'Neon Skyline' really doesn't deliver either as it is quite substandard. It is actually the first part of a trilogy that continues into the following track 'Lost Chronicles', which begins with piano effect and synths. This actually makes for a nice slower tempo instrumental section that comes across as a spacey ballad. A guitar solo improvises on the melody. At the 4 minute mark, the last part of the trilogy starts with a return to the 'Neon Skyline' theme.

'Tides' is written by Huw Lloyd-Langton, on of the band's long time guitarists. The track is another slow instrumental ballad which features, well, nothing really. The track is quite bland and the most exciting thing about it really, is the sound of sea gulls. 'Heads' is the 2nd track with the lyrics written by fan Neville-Neil. This time the vocals are in a more spoken style, eerily similar to a bad imitation of the band 'Current 93'. There are a lot of atmospheric synthesizers here that don't really do much, and not much else until a lackluster guitar solo comes in for a short time before the vocals start again.

'Mutation Zone' starts with sound effects and terrible processed vocals. At this point, it is obvious that the band's songwriting skills are suffering horribly as it is obvious that they have run out of fresh or interesting ideas. If you make it through this track which ends sounding like someone drowning in a bathtub, you might continue on to the next track 'E.M.C.' A keyboard drone begins with various field recordings in the background, then what sounds like a foundation increases in volume. The only thing is that the only other thing you get are goofy effects and another track that fails to deliver anything interesting. Atmospheric boredom in the form of cheap sound effects ensues.

'Sword of the East' written by Alan Davey, another long time band member and bassist, is the only other good track on this album. Returning to the formula the band is best know for, you get out of the stale effects of the previous tracks and back to a real space rock tune that actually feels like it could have belonged on one of their better albums from the 70s. The middle section breaks down into a psychedelic style before returning to the main theme from the song. Unfortunately, the lack of a long instrumental section is really felt here. 'Good Evening' closes the original album with a song credited to the entire band. Using the old radio tuner trick, it starts with someone searching for something to listen to, a phone rings, and someone answers and says 'Good Evening'. Then the music tries for a rock n roll vibe followed by stupid sound effects again. By the end of this track, you get the feeling that they were just pasting things together to take up time on the album.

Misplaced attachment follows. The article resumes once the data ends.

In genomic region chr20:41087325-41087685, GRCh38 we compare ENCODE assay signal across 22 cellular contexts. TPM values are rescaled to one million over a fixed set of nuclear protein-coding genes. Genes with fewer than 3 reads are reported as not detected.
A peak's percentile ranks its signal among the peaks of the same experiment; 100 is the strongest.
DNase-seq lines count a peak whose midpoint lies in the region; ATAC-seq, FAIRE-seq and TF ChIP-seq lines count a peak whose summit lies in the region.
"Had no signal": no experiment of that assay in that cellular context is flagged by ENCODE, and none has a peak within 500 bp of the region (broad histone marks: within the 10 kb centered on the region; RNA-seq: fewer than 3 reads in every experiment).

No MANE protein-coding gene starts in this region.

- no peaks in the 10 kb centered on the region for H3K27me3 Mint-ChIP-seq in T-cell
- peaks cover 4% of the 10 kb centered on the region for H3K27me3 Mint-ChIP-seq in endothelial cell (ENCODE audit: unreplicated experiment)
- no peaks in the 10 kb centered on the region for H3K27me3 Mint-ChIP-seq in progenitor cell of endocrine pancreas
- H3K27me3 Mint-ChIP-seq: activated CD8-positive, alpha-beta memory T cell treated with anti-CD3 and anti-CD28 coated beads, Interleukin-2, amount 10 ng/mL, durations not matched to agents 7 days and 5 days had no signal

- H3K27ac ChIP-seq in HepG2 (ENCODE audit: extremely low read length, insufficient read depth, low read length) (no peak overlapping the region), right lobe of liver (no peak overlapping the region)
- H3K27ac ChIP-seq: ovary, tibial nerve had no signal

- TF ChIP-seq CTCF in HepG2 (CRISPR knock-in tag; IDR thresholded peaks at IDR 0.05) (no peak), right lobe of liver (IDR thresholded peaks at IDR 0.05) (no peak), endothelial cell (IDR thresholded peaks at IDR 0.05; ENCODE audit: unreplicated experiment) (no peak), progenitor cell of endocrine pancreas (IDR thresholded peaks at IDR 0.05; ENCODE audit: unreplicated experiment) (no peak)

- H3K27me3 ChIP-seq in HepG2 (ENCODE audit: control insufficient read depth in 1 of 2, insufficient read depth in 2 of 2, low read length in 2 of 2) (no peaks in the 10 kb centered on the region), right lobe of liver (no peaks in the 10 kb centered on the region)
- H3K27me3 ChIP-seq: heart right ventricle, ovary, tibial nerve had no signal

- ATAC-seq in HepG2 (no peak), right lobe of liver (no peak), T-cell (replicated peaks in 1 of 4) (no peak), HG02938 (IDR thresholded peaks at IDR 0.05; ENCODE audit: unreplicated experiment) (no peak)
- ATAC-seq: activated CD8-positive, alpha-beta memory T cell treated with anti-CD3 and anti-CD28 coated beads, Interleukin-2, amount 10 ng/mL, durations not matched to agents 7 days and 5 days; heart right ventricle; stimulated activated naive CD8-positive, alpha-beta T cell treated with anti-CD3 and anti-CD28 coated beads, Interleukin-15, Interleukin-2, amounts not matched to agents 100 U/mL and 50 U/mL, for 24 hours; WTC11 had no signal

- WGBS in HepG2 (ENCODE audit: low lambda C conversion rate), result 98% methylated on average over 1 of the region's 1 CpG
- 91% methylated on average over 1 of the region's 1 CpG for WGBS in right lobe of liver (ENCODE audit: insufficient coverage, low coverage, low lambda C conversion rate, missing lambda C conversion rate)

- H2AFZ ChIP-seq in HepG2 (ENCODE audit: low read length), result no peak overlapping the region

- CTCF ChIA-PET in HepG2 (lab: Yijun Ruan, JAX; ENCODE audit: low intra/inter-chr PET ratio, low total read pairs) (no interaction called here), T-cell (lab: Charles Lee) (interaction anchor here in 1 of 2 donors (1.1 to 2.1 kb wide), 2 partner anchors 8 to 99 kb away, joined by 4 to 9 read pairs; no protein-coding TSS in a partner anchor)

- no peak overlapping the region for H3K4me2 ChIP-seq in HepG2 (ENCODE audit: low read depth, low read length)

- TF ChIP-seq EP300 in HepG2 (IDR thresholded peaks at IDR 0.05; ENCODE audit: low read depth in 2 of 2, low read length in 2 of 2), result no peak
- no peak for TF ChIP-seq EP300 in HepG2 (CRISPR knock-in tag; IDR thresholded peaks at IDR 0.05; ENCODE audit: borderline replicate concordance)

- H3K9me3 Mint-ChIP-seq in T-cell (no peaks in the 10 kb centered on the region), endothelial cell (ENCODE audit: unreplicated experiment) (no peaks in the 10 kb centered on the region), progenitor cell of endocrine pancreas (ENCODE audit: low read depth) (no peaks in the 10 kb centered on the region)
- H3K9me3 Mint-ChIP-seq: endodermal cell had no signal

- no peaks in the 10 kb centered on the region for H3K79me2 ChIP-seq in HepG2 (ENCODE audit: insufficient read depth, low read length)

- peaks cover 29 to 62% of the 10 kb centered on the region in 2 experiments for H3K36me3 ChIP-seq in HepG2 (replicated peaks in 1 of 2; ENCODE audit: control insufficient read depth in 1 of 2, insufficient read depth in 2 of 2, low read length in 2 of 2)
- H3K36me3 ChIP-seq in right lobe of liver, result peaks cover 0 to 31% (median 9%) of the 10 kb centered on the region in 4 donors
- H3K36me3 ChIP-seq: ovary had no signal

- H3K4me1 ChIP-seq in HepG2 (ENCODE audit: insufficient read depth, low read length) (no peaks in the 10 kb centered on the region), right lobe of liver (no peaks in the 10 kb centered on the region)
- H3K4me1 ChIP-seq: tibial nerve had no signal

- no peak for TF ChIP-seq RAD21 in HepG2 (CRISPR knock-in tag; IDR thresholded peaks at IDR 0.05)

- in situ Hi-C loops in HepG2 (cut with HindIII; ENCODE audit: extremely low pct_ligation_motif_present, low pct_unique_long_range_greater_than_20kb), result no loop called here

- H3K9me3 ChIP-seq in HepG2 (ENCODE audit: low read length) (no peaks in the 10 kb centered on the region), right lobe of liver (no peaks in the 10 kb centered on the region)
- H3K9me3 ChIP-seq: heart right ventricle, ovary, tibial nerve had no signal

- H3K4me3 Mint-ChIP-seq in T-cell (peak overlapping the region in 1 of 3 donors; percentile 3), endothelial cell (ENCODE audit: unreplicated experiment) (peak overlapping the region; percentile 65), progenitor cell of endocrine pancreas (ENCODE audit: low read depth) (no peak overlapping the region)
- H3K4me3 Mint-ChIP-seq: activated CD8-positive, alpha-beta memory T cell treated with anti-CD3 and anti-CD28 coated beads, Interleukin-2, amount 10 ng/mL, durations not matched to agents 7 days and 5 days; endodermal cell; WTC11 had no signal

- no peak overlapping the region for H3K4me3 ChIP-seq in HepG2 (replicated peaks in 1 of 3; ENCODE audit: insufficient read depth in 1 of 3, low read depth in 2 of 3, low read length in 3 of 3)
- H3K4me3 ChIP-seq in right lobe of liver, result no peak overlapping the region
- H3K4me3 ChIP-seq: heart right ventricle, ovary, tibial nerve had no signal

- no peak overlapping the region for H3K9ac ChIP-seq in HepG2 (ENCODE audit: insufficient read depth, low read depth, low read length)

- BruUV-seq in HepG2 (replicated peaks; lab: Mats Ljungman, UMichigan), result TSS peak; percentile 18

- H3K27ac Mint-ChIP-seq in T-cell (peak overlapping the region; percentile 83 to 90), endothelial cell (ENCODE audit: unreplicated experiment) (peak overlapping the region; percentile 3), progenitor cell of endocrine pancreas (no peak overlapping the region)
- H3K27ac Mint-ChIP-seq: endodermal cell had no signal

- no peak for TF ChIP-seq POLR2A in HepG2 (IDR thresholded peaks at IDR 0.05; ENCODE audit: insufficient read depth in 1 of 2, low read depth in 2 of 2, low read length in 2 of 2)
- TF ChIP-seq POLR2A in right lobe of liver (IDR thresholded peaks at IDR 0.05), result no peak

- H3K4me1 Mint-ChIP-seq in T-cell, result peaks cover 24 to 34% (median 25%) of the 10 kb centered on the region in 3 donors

Definitely one of their worst albums, the only real saving grace is the opening track and 'Sword of the East' but even with those tracks, you yearn for something better. It is obvious that the 80s were not the best of times for Hawkwind and the ideas had run dry. The bands songwriting skills were suffering badly, and this album is an embarrassing reminder that even the best bands can be really stinky at times.

Latest members reviews

3 stars Quite a mix of music styles is contained here. The usual Hawkwind space rock and grind rock such as the first song, along with ambient music, punk, techno drone, and even an ending Frank Zappa-type novelty rock song. However there are really only a couple of very good tunes-"Wastelands of Sleep ... (read more)

Report this review (#645719) | Posted by mohaveman | Sunday, March 4, 2012 | Review Permanlink

5 stars One of the top few Hawkwind albums, The Xenon Codex is superb. Heavily psychedelic, if you like Hawkwind, this is a must get. Opens with 'The War I Survived', a heavy weird track, involved in a bizarre set of paranormal happening for me. 'Wastelands Of Sleep' is dreamy and features some lovel ... (read more)

Report this review (#278270) | Posted by James Cameron | Saturday, April 17, 2010 | Review Permanlink

4 stars Ah, this is a fine Hawkwind album. It powers up immediately with The War I Survived, a truly top driving rock track. Next comes the beautifully melancholy Wastelands of Sleep. Neon Skyline, Lost Chronicles and Tides are excellent too. It fades a bit after that, apart from the mighty rocking Swor ... (read more)

Report this review (#158280) | Posted by memark | Thursday, January 10, 2008 | Review Permanlink

3 stars It was the second album which I found of Hawkwind and this is called Xenon Codex. It does not seem to have anything to make with the manuscripts or the ancient coins or nothing to make with inert gas of xenon. I think that they selected the title because the two words seemed ordered together or t ... (read more)

Report this review (#85585) | Posted by drain-o | Thursday, August 3, 2006 | Review Permanlink

4 stars This recording ,is a little different to typical hawkwind,the songs are shorter but still retain that hawkwind element.i feel that most of the tracks are very well constructed,with really no weak link at all,its quite a very powerful recording .The last track is a liitle bizzare,i wish it was ... (read more)

Report this review (#25644) | Posted by Heidi | Monday, April 25, 2005 | Review Permanlink